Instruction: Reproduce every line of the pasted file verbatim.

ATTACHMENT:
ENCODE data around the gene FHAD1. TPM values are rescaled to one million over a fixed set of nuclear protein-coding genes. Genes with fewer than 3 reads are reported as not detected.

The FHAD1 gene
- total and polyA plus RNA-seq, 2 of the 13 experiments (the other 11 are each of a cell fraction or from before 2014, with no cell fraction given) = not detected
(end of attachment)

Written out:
ENCODE data around the gene FHAD1. TPM values are rescaled to one million over a fixed set of nuclear protein-coding genes. Genes with fewer than 3 reads are reported as not detected.

The FHAD1 gene
- total and polyA plus RNA-seq, 2 of the 13 experiments (the other 11 are each of a cell fraction or from before 2014, with no cell fraction given) = not detected